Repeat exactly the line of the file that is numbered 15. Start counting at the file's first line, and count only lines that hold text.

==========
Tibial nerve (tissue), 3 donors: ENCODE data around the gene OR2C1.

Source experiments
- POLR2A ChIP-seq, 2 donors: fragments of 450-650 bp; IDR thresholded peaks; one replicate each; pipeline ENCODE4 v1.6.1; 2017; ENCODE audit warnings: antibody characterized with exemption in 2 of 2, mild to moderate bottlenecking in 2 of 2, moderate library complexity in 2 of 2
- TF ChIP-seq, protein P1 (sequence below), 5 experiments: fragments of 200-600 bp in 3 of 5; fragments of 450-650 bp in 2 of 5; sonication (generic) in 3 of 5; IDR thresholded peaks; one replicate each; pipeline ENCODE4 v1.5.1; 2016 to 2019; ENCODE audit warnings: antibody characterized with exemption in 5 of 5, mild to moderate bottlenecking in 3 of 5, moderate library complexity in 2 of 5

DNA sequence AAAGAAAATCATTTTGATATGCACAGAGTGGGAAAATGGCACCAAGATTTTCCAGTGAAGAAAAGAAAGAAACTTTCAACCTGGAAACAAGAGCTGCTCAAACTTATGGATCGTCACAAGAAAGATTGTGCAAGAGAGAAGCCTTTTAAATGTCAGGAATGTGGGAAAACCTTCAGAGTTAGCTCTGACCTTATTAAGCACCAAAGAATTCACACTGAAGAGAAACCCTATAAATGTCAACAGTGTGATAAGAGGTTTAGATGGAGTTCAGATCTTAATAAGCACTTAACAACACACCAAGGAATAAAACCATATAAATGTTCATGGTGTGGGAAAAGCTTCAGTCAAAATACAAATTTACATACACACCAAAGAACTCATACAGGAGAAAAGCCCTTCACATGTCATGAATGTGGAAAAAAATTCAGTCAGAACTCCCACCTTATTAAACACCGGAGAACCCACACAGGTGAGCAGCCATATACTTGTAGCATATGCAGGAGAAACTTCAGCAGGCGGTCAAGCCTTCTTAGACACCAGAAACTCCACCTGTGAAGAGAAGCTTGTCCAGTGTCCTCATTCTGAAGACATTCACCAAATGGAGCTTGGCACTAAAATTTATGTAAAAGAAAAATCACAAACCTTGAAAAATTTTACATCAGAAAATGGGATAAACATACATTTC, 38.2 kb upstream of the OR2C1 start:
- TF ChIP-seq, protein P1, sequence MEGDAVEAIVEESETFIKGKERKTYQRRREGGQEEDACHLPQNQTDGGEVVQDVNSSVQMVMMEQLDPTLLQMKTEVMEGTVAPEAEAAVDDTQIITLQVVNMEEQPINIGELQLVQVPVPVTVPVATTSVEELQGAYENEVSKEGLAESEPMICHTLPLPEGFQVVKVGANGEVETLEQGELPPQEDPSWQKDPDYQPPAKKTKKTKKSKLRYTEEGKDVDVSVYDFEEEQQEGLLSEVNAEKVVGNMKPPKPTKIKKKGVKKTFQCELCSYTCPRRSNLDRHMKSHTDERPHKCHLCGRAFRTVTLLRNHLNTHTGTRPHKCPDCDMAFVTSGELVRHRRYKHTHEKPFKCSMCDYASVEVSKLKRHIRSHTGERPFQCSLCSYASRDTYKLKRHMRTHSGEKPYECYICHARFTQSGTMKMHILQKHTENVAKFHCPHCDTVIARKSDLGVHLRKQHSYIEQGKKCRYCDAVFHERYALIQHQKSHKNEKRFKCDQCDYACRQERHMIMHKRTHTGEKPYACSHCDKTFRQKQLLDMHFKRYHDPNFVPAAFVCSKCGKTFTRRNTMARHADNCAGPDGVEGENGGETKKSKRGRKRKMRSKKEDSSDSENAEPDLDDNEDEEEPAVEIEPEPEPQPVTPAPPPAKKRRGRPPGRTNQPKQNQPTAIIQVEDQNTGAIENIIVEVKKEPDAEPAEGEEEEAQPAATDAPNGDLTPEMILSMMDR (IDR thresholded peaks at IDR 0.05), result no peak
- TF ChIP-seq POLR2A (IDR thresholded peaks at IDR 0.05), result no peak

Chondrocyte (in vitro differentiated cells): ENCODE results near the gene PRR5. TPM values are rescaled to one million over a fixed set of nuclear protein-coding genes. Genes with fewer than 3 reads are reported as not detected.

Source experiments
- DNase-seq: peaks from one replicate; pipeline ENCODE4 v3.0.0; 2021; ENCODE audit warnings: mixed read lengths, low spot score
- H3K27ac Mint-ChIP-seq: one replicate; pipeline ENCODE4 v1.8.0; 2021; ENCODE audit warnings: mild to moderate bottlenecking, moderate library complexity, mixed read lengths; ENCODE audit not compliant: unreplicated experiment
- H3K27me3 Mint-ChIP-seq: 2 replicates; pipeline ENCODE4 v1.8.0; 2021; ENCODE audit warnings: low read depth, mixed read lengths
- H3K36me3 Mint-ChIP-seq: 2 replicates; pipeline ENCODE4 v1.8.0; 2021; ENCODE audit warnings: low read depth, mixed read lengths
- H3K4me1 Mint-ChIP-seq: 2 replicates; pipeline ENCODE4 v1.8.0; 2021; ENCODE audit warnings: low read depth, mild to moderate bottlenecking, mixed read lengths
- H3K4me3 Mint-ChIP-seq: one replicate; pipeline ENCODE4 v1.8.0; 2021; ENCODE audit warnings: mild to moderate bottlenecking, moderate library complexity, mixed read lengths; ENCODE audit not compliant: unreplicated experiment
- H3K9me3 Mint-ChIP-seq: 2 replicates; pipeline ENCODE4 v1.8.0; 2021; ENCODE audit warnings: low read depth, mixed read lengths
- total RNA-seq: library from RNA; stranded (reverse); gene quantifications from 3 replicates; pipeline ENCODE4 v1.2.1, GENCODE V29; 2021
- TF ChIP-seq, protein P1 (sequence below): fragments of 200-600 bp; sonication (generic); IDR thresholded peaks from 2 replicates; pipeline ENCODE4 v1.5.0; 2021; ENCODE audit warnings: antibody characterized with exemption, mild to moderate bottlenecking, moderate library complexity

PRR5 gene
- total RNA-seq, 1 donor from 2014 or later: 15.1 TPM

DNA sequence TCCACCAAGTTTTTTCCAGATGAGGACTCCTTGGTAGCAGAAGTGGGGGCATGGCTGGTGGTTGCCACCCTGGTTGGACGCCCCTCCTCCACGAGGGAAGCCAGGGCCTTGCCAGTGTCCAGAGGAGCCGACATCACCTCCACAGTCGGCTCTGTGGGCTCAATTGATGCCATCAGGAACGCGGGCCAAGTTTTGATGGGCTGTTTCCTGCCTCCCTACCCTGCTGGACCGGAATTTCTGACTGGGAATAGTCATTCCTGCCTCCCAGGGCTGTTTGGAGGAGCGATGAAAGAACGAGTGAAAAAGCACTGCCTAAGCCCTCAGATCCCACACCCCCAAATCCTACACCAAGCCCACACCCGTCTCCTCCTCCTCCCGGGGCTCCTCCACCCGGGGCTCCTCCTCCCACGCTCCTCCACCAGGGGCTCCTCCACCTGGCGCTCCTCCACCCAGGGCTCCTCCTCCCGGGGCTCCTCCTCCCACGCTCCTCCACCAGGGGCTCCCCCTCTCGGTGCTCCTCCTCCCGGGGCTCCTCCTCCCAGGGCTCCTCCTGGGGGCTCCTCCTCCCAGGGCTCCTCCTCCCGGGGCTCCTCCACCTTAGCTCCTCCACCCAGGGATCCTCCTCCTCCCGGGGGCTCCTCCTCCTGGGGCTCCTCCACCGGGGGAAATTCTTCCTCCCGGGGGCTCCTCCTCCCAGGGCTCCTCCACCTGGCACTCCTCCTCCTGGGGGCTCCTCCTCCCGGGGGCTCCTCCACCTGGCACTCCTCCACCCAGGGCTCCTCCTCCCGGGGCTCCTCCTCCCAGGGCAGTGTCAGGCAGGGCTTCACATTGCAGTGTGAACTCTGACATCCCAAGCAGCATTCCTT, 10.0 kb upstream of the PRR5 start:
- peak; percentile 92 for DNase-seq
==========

- H3K4me3 Mint-ChIP-seq: one replicate; pipeline ENCODE4 v1.8.0; 2021; ENCODE audit warnings: mild to moderate bottlenecking, moderate library complexity, mixed read lengths; ENCODE audit not compliant: unreplicated experiment